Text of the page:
News

In-game ad market isn’t quite ready for its close-up

Those looking at in-game advertising as a means of augmenting video game development budgets, may be in for a shock. Despite the buzz surrounding this new ad medium, recent research indicates it's not a wholly viable revenue stream right now and it's going to take a lot of work to make it pay.
August 1, 2006

Those looking at in-game advertising as a means of augmenting video game development budgets, may be in for a shock. Despite the buzz surrounding this new ad medium, recent research indicates it’s not a wholly viable revenue stream right now and it’s going to take a lot of work to make it pay.

At the Game Advertising Summit in San Francisco last June, New York-based Jupiter Research revealed interest in in-game advertising is surprisingly low. Emily Riley, an advertising analyst for Jupiter, says her research shows only 8% of advertisers have used it over the last year and a mere 11% said they’d be trying it out. Currently, she says, there’s more interest being expressed in taking video and mobile ad strategies for a whirl. Riley adds a lot of the hype for in-game ads is being generated by makers of next-gen console games touting the new technologies as ripe for advertising opps.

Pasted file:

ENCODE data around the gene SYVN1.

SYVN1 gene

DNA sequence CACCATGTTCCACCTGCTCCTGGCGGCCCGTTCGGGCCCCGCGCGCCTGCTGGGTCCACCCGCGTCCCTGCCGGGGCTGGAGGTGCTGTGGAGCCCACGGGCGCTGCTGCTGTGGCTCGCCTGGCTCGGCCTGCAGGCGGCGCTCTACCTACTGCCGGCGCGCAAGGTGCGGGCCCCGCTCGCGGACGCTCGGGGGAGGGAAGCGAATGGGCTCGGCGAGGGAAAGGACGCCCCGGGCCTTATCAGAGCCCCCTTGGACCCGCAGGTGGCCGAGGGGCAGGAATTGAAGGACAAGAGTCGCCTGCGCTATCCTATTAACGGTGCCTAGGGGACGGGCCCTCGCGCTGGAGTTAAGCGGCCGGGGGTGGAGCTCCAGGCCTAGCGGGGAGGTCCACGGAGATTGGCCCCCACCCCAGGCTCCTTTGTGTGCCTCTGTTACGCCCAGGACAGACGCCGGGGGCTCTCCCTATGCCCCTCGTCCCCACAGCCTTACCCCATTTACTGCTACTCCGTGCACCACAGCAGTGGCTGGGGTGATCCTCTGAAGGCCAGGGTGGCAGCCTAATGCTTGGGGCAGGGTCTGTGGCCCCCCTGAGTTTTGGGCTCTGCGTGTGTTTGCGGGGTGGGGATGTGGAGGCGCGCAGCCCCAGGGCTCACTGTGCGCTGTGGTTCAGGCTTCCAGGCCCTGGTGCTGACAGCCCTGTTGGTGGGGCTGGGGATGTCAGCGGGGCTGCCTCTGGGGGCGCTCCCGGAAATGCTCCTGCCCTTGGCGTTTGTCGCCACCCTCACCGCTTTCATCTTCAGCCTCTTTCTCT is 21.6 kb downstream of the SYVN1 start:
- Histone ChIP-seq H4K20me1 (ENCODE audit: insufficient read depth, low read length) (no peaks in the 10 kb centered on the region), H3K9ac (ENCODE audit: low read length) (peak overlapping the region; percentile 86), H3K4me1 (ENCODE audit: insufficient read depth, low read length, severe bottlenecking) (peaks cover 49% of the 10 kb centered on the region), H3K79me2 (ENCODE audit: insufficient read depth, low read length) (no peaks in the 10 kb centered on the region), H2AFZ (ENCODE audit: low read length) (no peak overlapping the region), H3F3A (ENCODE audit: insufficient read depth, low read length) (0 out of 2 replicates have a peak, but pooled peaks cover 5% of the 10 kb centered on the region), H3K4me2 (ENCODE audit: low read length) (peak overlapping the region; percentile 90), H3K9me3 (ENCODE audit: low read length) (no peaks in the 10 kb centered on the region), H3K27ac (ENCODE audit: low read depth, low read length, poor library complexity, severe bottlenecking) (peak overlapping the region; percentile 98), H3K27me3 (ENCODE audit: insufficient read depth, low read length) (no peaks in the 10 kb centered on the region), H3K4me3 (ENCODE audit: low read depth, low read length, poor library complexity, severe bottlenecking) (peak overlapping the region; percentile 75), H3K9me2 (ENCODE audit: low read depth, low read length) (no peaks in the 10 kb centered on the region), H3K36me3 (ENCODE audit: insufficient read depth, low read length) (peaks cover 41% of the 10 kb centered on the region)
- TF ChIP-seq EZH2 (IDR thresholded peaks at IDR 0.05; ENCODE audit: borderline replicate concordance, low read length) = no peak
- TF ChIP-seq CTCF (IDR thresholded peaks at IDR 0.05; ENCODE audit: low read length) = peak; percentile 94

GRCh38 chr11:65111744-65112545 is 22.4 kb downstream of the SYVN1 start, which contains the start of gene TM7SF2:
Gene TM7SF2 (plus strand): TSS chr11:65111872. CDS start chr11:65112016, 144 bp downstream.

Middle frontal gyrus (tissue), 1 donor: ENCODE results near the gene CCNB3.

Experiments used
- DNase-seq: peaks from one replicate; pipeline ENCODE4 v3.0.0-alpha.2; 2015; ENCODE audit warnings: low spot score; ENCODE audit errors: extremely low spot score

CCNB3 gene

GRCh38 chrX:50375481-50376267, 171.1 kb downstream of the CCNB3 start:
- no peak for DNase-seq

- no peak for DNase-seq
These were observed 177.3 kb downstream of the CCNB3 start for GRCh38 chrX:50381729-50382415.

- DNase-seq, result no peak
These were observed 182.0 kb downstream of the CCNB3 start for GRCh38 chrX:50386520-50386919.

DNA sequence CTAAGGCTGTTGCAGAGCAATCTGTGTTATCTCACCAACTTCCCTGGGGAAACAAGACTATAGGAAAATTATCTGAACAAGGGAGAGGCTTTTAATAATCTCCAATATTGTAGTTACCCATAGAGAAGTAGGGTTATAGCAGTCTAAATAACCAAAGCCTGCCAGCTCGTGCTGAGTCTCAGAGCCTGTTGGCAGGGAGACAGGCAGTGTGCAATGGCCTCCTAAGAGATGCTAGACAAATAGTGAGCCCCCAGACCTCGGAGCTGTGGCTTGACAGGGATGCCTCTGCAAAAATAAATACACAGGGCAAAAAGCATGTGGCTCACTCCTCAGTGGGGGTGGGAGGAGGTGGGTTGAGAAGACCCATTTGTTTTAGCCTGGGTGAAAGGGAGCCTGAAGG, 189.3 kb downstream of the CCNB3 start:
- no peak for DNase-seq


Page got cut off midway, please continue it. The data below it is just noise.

Michael Cai, director of broadband and gamer research for Dallas, Texas-based digital media research firm Parks Associates, argues in-game advertising is being held back as a medium because it has not been approached in the same way as TV and other mainstream advertising channels have been. Cai, who also presented at the summit, has faith in in-game advertising’s potential and estimates the market will be worth US$400 million by 2009. If this projection is accurate, then one would be hard-pressed to play any video game without seeing some form of embedded advertising in just a few years from now.

The problem, Cai says, is in-game advertising is much too fragmented and has no common format. In order to place an ad in a game nowadays, advertisers usually have to work directly with game developers. Whereas with TV, for example, they can deal with the networks as aggregators. ‘Even though an advertisement might be suitable for 20 games, it only ends up being in one,’ Cai says. Talking to just one developer and publisher is time-consuming enough and the thought of dealing with several is off-putting, he says.

The solution lies with game advertising companies that can gather games into catalogues and/or networks, making it easier to place ads in multiple games.

Not surprisingly, the wheels are already in motion. Last May, Microsoft announced the acquisition of New York-based in-game advertising network Massive. Game advertising company Double Fusion has also teamed up with fellow San Francisco, California on-line portal Macrovision to offer in-game ads via the web.

About The Author

Menu

Brand Menu